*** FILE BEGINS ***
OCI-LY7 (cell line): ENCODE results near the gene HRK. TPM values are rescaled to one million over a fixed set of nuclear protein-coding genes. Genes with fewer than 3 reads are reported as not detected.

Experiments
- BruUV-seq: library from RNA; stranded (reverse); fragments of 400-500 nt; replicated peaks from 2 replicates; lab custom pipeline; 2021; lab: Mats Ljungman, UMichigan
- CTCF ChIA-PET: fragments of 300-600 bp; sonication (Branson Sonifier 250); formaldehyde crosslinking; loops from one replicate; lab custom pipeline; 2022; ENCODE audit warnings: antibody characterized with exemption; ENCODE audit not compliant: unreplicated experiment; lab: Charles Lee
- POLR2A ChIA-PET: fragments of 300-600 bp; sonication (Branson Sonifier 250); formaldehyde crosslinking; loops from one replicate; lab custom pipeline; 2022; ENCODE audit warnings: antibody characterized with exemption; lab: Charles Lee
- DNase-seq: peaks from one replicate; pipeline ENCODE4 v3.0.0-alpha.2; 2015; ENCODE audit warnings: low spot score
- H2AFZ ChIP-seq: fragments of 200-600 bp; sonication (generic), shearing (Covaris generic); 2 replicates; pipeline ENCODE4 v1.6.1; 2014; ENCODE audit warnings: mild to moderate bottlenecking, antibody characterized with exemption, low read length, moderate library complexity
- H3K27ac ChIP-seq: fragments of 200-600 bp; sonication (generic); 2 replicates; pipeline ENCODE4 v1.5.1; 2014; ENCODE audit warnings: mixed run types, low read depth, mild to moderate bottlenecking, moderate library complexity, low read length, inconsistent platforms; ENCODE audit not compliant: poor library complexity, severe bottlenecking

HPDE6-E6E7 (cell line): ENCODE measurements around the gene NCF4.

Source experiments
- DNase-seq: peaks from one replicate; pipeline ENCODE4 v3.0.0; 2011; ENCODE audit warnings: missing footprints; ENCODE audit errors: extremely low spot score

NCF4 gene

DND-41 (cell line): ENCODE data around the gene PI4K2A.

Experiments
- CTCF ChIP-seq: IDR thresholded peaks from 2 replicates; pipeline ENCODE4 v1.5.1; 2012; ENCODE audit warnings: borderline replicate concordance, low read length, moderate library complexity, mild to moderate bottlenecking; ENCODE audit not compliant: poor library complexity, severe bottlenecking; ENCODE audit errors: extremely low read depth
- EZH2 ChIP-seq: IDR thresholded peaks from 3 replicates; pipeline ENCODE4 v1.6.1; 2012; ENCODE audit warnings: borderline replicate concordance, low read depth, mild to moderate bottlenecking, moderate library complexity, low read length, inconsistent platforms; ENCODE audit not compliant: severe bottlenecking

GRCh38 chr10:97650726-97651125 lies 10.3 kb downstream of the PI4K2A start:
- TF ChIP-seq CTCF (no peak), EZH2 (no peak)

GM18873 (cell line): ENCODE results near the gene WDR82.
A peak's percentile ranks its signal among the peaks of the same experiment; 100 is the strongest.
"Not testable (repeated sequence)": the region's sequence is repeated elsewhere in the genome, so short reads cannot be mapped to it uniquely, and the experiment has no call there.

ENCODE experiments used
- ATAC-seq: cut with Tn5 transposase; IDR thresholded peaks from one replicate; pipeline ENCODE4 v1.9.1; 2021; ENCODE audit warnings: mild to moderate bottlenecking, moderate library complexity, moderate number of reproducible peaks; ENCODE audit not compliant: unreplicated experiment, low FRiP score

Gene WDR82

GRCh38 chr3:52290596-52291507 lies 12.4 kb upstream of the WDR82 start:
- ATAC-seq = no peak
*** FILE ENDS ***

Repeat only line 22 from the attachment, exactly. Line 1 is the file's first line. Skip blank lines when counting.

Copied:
ENCODE experiments used